(March 2021)

Since March 2020, legislation for letting has continuously changed – to fit the Pandemic needs.  Legislation for lettings depends on the Virus and the overall situation in the UK.  It is constantly changing.

Some basics:  We cannot evict a tenant during COVID-19.  We must give a minimum of 6 months’ notice.  To keep UpToDate on these legislations you should visit


As of 1st June 2019, the Tenants Fee Ban came into force, we (Agents / Landlords’) will no longer be able to charge the tenants for any fees. It has widely been estimated that we/Agents will lose around 25% of our income.

The Tenant Fee Ban was to help Tenants, and stop rogue Agents/Landlords from charging the tenants extortionate fees etc.

What has really happened. The Agents are now passing these fees onto their Landlords, and in contrast inevitably rents will rise to cover the Landlords cost.

What fees can I ask a tenant to pay?

  1. Rent
  2. Utilities
  3. Holding Deposit
  4. Full Security Deposit
  5. Default (see below)

The only payments you can charge in connection with a tenancy are:

  1. The rent
  2. Refundable tenancy deposit capped at no more than five weeks’ rent
  3. Refundable holding deposit (to reserve a property) capped at no more than one week’s rent – which you can hold for a maximum of 15 days
  4. Default: payments to change the tenancy when requested by the tenant, capped at £50
  5. Default: payments associated with early termination of the tenancy, when requested by the tenant TBC
  6. Payments in respect of utilities, communication services, TV licence and council tax; and
  7. Default fee for late payment of You can only charge a tenant a default fee, for a late payment of rent (which is more than 14 days overdue)
  8. The reasonable costs incurred by the landlord or agent (for a replacement key/security device). The Act does not affect any entitlement to recover damages for breach of

*You cannot evict a tenant using the section 21 eviction procedure until you have repaid any unlawfully charged fees or returned an unlawfully retained holding deposit. All other rules around the application of the section 21 evictions procedure will continue to apply.

What fees can I NOT ask a tenant to pay?

If they are not listed above, you cannot ask the tenant to pay – it is that simple.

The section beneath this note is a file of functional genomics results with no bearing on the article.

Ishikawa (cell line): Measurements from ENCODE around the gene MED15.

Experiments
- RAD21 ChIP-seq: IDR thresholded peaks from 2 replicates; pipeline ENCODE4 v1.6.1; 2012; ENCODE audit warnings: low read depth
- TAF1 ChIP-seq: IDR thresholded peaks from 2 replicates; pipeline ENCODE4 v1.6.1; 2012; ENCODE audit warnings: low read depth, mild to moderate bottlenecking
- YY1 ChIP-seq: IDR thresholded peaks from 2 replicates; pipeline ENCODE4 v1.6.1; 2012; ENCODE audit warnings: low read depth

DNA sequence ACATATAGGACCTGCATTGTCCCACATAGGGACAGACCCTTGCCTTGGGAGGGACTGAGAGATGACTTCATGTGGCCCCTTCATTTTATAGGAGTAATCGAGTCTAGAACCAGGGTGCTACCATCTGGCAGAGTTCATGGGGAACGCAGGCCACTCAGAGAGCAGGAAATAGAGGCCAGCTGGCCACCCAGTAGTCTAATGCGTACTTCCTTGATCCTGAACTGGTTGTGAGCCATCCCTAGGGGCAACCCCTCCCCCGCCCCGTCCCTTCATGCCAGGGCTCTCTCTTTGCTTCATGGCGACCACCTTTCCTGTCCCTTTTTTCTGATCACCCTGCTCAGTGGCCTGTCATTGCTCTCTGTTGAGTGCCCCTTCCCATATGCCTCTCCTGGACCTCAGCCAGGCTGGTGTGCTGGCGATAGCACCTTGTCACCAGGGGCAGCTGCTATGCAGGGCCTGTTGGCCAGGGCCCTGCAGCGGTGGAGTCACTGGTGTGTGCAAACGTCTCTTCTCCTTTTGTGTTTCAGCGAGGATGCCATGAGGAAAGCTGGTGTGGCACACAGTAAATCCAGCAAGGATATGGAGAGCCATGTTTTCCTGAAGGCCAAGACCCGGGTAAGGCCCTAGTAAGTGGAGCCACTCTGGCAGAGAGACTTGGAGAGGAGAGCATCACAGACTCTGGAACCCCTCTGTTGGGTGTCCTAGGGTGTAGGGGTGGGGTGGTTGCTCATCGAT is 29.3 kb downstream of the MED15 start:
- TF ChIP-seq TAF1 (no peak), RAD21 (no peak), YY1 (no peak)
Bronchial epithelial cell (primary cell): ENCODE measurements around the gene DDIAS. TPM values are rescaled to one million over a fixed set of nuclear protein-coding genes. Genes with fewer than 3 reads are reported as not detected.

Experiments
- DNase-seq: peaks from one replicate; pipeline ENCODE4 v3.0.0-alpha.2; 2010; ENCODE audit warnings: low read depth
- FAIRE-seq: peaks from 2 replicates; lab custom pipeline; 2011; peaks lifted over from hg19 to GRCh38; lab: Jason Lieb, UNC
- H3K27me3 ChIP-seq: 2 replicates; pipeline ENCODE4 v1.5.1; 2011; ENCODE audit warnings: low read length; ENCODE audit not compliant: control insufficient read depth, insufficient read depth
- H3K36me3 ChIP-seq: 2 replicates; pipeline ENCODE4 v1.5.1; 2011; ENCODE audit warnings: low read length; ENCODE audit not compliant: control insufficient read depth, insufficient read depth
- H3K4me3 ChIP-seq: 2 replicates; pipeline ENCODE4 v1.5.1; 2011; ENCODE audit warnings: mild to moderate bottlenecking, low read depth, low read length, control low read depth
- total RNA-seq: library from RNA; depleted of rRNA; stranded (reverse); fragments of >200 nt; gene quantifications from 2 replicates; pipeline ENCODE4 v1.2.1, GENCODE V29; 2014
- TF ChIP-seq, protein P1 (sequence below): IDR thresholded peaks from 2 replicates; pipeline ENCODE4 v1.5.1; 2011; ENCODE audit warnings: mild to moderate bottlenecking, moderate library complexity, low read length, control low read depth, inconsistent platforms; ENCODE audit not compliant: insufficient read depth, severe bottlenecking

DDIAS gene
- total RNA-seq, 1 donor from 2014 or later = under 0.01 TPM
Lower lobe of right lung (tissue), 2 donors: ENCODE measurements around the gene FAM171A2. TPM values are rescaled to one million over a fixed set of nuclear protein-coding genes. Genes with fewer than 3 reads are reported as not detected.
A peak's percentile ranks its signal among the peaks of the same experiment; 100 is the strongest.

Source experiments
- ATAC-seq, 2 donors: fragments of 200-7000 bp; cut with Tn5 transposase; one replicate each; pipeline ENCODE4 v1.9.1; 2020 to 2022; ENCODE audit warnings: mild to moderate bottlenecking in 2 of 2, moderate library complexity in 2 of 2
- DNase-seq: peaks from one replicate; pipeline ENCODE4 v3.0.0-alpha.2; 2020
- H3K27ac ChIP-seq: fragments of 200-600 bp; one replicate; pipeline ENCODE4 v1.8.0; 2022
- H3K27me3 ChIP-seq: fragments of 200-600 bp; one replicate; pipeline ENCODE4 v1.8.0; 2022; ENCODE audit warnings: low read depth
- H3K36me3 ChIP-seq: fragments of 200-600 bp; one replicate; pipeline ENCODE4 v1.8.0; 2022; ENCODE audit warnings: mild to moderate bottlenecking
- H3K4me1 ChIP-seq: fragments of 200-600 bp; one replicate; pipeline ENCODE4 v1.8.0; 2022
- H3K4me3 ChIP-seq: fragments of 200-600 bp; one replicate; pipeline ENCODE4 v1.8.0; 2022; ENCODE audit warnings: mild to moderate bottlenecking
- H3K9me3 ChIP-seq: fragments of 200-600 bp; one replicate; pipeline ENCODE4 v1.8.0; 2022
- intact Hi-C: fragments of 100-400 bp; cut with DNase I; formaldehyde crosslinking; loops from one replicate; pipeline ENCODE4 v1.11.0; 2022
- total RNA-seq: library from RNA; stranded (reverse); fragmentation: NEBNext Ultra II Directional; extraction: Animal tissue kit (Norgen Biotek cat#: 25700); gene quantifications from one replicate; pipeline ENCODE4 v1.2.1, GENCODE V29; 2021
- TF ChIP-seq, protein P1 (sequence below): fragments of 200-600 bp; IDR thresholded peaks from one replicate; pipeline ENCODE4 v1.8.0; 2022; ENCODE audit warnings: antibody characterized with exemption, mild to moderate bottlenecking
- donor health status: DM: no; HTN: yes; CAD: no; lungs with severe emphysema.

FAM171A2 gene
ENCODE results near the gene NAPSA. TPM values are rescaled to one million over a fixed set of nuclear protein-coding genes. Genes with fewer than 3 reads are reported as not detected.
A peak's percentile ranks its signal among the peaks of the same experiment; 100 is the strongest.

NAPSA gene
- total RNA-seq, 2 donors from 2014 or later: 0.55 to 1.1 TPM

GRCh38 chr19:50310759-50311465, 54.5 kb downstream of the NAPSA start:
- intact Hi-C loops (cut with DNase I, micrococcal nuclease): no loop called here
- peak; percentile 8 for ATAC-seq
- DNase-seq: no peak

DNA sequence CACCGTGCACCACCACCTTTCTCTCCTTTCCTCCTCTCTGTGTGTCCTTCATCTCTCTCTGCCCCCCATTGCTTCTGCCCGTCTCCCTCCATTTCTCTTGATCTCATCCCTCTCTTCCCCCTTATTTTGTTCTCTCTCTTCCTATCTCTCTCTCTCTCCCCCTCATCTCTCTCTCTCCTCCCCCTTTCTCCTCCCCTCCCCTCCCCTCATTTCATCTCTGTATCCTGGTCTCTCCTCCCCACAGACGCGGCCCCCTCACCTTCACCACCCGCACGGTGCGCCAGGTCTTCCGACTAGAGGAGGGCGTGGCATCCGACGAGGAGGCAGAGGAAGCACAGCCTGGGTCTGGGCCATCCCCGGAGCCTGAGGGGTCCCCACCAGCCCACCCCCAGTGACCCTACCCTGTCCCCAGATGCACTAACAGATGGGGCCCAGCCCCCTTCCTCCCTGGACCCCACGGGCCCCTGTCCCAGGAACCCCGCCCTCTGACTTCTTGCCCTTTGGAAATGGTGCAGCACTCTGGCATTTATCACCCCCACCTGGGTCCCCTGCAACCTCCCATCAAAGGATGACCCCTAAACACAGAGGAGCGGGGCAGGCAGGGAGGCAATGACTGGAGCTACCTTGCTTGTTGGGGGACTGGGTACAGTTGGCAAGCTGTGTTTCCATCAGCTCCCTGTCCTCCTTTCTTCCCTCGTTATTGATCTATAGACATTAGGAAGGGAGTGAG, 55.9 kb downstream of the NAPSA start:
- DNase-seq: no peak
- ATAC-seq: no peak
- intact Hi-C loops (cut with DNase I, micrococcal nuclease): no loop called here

THE CHANGES Under the Homes Act 2018, landlords and letting agents acting on their behalf must ensure properties, including common parts where they have an estate or interest, are fit for human habitation at the beginning and throughout the duration of a tenancy.

Tenants will now be able to take direct legal action if their agent or landlord does not comply with the Act.

NB: Landlords/Agents should be aware that property checks will no longer be needed by local authority enforcement officers before being taken to Court by a tenant

‘Matters’ refers to: Repair; Stability; Freedom from damp; Internal arrangement; Natural lighting; Facilities for preparation and cooking of food; Water supply; Drainage and sanitary conveniences; Ventilation; and facilities for the disposal of waste water. NB: The Homes Act adds to this list ‘any prescribed hazard

PRESCRIBED HAZARDS The Housing Act 2004 defines a ‘hazard’ as ‘any risk of harm to the health or safety of an actual occupier of a dwelling or HMO which arises from a deficiency in the dwelling or HMO’.

The hazards used in the Homes Act, are the 29 as listed in the Housing Health and Safety Rating System (HHSRS The 29 HHSRS hazards are: Damp and mould growth; Excess cold; Excess heat; Asbestos and Manufactured Mineral Fibres; Biocides; Carbon monoxide and fuel combustion products; Lead; Radiation;           Un-combusted fuel gas; Volatile organic compounds; Crowding and space; Entry by intruders; Lighting; Noise; Domestic hygiene, pests and refuse; Food safety; Sanitation and drainage problems; Water supply; Falls associated with baths; Falls on level surfaces; Falls associated with stairs and ramps; Falls between levels; Electrical hazards; Fire; Flames, hot surfaces and materials; Collision and entrapment; Explosions; Ergonomics; and Structural collapse and falling elements.